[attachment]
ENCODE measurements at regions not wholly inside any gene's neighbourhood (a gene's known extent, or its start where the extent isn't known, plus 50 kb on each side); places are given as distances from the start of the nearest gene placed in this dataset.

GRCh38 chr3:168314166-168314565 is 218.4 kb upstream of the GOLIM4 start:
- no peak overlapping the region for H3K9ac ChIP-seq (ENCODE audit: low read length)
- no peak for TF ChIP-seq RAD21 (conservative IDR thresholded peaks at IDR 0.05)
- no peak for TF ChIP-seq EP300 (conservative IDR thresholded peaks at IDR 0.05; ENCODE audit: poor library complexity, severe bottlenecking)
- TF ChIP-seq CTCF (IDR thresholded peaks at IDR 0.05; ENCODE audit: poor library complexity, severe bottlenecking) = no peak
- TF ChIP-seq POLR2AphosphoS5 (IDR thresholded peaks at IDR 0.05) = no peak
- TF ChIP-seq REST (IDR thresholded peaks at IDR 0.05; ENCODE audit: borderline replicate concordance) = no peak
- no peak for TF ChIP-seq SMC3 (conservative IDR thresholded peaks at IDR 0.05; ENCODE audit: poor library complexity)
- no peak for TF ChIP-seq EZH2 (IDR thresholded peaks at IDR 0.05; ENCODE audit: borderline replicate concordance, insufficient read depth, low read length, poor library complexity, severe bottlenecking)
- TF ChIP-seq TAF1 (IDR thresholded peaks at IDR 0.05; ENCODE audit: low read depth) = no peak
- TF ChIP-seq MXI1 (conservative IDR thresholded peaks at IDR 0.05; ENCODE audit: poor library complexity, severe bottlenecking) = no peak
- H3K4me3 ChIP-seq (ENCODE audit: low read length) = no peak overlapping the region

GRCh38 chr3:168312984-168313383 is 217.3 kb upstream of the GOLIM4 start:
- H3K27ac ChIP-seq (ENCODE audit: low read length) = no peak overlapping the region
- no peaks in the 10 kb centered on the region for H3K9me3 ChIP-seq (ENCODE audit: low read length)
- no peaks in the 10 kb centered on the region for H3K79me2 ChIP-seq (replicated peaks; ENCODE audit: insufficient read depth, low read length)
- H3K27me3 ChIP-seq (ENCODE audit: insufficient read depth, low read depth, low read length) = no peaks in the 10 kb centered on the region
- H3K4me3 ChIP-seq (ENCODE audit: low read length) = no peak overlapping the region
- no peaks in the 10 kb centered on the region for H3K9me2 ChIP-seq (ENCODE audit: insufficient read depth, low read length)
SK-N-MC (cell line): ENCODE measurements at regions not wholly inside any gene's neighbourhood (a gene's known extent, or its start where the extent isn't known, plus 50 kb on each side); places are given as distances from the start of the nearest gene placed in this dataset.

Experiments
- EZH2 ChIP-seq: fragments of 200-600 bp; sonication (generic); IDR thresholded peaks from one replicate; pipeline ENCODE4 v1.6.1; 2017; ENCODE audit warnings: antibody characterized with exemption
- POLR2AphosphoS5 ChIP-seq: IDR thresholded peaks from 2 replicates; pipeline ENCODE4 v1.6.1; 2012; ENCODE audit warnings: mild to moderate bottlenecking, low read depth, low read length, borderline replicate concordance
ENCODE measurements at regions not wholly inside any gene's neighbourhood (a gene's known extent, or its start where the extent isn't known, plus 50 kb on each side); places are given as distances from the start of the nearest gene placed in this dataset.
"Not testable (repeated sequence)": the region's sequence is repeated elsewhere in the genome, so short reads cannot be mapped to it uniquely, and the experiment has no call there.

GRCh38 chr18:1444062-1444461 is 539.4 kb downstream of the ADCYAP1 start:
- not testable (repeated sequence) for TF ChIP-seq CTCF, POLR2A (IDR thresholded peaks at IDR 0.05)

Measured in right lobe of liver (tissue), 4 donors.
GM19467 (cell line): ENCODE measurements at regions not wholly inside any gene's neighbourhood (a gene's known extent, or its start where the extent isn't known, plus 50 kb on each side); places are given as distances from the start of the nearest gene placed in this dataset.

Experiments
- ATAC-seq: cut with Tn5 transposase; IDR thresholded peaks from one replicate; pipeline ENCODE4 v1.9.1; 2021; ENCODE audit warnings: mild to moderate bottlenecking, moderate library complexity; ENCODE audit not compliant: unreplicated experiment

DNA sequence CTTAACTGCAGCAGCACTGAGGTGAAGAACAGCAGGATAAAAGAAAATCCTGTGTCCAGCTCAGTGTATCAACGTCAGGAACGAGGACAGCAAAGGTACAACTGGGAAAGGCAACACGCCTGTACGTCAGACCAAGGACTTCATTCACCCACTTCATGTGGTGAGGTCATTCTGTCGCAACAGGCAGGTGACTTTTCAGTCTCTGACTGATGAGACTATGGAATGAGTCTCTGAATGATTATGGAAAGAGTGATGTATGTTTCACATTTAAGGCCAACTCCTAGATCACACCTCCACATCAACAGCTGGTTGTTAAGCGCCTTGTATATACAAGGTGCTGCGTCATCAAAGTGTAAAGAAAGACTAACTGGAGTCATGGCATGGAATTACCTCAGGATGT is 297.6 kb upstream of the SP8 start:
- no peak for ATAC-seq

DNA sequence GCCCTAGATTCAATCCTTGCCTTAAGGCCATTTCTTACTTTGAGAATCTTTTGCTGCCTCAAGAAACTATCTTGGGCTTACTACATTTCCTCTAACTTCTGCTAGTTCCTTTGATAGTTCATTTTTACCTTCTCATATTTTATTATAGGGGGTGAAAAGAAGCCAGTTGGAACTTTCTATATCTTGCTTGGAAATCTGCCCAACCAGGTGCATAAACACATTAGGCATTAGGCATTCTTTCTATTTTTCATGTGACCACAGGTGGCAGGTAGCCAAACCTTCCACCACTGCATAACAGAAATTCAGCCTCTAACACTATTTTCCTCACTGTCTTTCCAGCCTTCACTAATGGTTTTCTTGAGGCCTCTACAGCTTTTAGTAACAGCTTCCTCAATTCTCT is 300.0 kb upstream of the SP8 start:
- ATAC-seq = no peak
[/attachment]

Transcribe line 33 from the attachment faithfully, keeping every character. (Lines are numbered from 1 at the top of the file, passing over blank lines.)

DNA sequence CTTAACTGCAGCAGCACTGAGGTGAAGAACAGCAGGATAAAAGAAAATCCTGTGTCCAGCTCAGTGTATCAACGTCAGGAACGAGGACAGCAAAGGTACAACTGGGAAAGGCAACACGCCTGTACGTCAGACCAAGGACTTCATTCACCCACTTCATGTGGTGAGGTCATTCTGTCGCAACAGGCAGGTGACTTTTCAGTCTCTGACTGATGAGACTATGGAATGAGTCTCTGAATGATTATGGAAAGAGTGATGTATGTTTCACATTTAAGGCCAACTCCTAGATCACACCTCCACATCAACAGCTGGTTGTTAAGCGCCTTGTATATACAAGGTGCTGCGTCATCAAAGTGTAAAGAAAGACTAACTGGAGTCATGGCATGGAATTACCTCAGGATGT is 297.6 kb upstream of the SP8 start: